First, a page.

My Topics

15 February 2021

How the design of cookie pop-ups manipulates our choices

We all know cookie pop-ups from browsing the web. But did you ever take a closer look at them? In most cases they are designed to trick you into choosing a certain option (for instance by making one option blue but the other one simply grey). Two studies published in Journal of Digital Social Research investigate how successful these design tweaks are in influencing our choices. The studies reveal that the design tweaks indeed influence our choices, however, we may be so used to agreeing to cookies by now that this isn’t always the case.

Take aways

  • Cookie pop-ups are often designed to trick you into a certain choice, for instance through pre-ticked boxes or selectively colored options (one blue, one grey)
  • However, design tweaks that we are not used to can influence our choice more strongly, meaning that design tweaks can make us consider an option we normally never select. This might have potential for stimulating people to make more responsible choices online.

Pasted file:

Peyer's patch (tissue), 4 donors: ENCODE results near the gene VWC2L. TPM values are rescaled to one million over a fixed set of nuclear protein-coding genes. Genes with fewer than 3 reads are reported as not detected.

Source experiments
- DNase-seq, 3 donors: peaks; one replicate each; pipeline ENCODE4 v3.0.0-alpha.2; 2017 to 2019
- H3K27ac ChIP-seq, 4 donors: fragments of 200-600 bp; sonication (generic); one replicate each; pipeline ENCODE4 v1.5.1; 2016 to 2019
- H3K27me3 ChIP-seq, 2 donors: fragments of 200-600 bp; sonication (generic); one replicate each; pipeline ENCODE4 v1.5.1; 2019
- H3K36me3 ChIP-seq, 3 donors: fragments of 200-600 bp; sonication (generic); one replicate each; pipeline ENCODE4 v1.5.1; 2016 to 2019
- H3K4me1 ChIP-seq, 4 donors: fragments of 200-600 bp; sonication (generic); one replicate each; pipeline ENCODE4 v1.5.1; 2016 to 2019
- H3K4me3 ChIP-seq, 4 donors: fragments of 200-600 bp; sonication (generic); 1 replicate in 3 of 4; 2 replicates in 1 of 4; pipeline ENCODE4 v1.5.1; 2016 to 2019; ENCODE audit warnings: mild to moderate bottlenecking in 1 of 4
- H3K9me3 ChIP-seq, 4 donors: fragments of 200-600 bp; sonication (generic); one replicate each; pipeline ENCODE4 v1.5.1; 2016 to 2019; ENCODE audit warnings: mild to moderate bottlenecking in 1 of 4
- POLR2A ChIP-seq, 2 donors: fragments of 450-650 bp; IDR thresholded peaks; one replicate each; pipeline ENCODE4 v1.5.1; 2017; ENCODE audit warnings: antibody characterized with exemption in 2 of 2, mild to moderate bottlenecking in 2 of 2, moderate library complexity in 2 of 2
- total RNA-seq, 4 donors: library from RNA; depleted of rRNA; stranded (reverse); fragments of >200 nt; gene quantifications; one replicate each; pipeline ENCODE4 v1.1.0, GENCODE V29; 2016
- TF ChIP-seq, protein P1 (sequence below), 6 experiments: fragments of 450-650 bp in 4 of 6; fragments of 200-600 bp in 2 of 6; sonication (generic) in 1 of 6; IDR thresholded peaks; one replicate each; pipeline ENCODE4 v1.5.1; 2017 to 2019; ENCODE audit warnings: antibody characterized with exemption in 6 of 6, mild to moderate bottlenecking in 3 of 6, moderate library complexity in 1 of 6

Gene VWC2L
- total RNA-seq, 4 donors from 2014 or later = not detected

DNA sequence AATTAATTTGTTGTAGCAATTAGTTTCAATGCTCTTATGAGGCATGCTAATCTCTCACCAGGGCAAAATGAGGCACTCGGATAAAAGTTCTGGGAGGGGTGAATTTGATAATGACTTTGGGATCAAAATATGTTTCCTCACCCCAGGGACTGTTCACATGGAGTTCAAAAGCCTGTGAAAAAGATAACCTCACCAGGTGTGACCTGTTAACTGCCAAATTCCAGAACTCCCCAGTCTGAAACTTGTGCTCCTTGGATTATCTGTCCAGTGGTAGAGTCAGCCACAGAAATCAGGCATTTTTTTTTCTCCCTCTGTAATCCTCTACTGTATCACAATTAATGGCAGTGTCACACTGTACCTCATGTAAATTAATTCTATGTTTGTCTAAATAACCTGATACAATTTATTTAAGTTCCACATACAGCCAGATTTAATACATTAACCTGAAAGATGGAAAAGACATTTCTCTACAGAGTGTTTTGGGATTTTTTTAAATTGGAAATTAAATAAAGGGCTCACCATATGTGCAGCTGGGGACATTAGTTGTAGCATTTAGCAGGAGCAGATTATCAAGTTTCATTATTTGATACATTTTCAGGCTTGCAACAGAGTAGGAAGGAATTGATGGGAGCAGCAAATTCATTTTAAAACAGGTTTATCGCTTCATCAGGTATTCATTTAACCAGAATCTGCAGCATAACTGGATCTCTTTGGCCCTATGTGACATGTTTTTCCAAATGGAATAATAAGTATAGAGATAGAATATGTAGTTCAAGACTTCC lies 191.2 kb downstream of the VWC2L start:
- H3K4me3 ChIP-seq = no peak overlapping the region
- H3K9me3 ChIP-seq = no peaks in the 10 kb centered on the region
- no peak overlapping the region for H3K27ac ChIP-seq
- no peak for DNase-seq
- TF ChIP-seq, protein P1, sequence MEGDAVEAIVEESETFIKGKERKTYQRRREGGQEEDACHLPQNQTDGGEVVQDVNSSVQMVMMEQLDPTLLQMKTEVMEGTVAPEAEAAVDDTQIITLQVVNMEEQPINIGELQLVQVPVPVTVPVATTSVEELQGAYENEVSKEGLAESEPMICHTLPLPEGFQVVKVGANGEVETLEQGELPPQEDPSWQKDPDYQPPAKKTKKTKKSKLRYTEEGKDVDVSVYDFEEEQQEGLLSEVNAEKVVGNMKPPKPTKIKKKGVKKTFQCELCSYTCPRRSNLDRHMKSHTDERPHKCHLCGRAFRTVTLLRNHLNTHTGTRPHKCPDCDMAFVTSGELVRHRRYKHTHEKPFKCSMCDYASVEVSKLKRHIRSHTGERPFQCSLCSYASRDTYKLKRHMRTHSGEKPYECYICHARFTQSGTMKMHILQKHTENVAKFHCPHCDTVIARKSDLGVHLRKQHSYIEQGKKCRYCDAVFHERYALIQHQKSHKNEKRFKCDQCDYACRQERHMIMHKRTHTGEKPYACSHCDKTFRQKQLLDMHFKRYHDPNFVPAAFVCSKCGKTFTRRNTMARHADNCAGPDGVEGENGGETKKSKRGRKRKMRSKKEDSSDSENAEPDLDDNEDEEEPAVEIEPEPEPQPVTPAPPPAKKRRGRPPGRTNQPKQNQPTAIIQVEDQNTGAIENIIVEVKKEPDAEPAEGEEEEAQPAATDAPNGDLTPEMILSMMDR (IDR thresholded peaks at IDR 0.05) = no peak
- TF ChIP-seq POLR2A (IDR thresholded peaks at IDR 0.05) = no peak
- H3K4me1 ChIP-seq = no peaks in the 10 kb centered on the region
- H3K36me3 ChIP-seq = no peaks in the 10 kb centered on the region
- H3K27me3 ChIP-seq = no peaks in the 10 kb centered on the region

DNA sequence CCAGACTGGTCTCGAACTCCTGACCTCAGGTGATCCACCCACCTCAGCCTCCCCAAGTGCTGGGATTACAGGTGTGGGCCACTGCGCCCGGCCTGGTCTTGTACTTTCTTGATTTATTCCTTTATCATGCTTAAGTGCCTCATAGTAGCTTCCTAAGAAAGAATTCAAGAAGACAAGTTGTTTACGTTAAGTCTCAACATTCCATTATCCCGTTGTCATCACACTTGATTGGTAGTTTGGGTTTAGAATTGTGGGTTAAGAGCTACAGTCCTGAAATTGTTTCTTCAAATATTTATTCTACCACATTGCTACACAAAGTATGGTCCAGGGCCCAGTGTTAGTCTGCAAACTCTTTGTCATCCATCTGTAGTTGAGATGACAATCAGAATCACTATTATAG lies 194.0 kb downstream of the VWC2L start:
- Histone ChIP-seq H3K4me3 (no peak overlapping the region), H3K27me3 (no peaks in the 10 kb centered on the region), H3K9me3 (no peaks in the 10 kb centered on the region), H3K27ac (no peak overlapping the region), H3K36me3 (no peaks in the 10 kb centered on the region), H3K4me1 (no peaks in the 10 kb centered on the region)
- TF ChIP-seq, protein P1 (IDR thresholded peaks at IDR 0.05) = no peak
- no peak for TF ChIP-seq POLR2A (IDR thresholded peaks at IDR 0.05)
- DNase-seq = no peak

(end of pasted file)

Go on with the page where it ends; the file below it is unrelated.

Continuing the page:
• To tackle the issue of blindly accepting cookies it is necessary to reduce the number of cookie pop-ups we have to review (for instance via legal regulation).

Study information

  • Who?

    Study 1: 225 participants (age range: 18 – 65; mean age: 36 years; 60.1% females)

    Study 2: 255 participants (age range: 18 – 65; mean age: 35 years; 68.6% females)

  • Where?

    United Kingdom

  • How?

    The researchers disguised the true purpose of the studies by asking the participants to rate the design of several news websites. For each news website, the researchers designed a cookie pop-up featuring different design tweaks. Each time a participant made a choice for the cookie pop-up the decision was recorded. In the end the researchers informed the participants about the true goal of the study.

Facts and findings

  • Participants seemed to be very used to agreeing to cookies. Even without using any design tweaks most participants always chose “Agree” in the first study.
  • In the second study, when using the same design tricks to push users towards choosing “Do Not Agree”, about 10 times more people changed their cookie behavior. This shows the effect that design tweaks can have.
  • In both studies the majority of the participants did not think much about their choice in the cookie pop-up.
  • In both studies 90% of the participants did not read the cookie pop-up properly.